Thursday, January 04, 2007

God's Angry Man (1980)

[Requested by Tom Sutpen.]

The Werner Herzog documentaries I've seen tend to be mesmerizing on the strength of their astonishing visuals and Herzog's recontextualization of such. So it's kind of odd to see one that's mesmerizing simply because of the man being profiled. There's very little Herzogian intrusion in God's Angry Man, but there doesn't need to be -- Dr. Gene Scott is an extraordinary enough man in his own right. He's a televangelist, but he's a breed apart from the phony cash-grabbing sincerity of Swaggart, Bakker and Co.; one of the most compelling things about Scott is that he comes off as a genuine believer. (At one point, he sits in silence, refusing to speak until donations start to pour in, then violently erupts with, "It has nothing to do with money at this point!" It says a lot that I believed him.) He's a fascinating, contradictory figure: ferocious when on camera and low-key when off, steadfast in his belief and devotion to his audience yet exhausted by the same and longing to break free from the constraints of expectations. It's this last point that proves to be the emotional fulcrum of the film, as well as the one that launches Scott into the pantheon of quintessential Herzog figures -- here we have a man who opens a sermon with, "When I yell, I want to be heard," who stubbornly battles with the FCC in the face of overwhelming odds, who berates his audience for donating money after a tantrum with the line, "Why didn't you do it because you love God?"... and secretly, all he wants is to live in peace. It's this striving for something beyond oneself, the urge to transcend one's circumstances, that slides Scott in with Walter Steiner and Timothy Treadwell and Dieter Dengler as subjects worthy of a Herzog study. He may be "too good to be really bad and too bad to be really good," but that just makes him a man. This is what Herzog's silent, empathetic gaze captures, and it sparkles for all to see.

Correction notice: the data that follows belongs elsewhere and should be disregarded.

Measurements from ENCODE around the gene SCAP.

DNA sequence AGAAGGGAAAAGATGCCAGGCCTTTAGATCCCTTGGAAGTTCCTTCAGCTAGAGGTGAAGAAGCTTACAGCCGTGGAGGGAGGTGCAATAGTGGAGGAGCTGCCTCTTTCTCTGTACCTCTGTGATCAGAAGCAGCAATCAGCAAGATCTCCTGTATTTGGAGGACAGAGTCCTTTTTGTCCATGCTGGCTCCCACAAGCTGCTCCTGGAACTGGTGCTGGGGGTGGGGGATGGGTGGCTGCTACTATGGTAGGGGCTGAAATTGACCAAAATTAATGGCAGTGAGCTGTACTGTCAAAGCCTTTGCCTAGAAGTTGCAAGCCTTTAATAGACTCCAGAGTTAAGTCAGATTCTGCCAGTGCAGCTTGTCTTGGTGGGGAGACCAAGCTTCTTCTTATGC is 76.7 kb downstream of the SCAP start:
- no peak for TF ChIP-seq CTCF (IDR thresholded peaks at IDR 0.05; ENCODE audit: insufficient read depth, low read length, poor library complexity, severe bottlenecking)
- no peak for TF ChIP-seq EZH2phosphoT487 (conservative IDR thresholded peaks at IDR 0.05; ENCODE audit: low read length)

Grade: A-


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